This book is a study of British anti-Semitism in the last six months of peace, and the first year of the Second World War. It shows how, against the backdrop of an endemic British 'social anti-Semitism', a virulent form of this tendency was able to emerge in the late Thirties, above all in a variety of extremist movements. These movements gained their strength from the popThis book is a study of British anti-Semitism in the last six months of peace, and the first year of the Second World War. It shows how, against the backdrop of an endemic British 'social anti-Semitism', a virulent form of this tendency was able to emerge in the late Thirties, above all in a variety of extremist movements. These movements gained their strength from the popular obsession, in 1939, with Jewish responsibility for the approaching war (seen as 'The War of the Jews' Revenge'), and with the myth of the Judaeo-Bolshevik Plot. Inevitably, these views were closely related, in many cases, with pro-Nazism. At the end of his last book, Fellow Travellers of the Right, which dealt with pro-Nazism in the mid-Thirties, the author hazarded the view that, after Hitler's march into Prague March 1939, this tendency almost died out. The present book is the proof that the generalisation was mistaken.In the pre-war context, anti-Semitism and pro-Nazism were often views held by the most patriotic of people. For most, therefore, the outbreak of war was a signal instinctively to perform their patriotic duty. But there were others who found themselves in a considerable dilemma, torn between patriotism and their desire to subvert a war they believed Britain to have been tricked into understanding. Typical of the views involved was a speech made by Sir Oswald Mosley to a well attended luncheon at the Criterion Restaurant as late as 1 March 1940: 'The real reason why the British Government have declared war on Germany is because Britain is controlled by Jews and they desire to see the end of the present German government so that they can resume their exploitation of the German people'.Central to the arguments advanced here is Captain Ramsay, the only British MP to be imprisoned in 1940 under Defence Regulation 18B. The pre-war Membership List of his Right Club, which for almost 50 years had been believed to be lost, has recently been discovered. A bare list of names of this kind would of course prove little in itself, but it has provided the basis for extensive researches into the views and activities of many of the individuals listed. These researches, and those into many other figures in the period, provide a great deal of evidence as to the views and activities of those in the various anti-Semitic and/or pro-Nazi circles in 1939.This is an important book written from primary sources....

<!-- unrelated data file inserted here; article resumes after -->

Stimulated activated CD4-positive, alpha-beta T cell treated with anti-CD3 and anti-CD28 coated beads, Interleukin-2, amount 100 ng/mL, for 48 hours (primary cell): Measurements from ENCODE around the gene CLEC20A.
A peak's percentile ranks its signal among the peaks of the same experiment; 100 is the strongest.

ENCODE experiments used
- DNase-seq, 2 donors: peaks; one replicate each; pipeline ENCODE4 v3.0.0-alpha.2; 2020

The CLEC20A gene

|Title||:||Patriotism Perverted: Captain Ramsay, the Right Club, and British Anti-Semitism, 1939-1940|
|Number of Pages||:||383 Pages|
|Status||:||Available For Download|
|Last checked||:||21 Minutes ago!|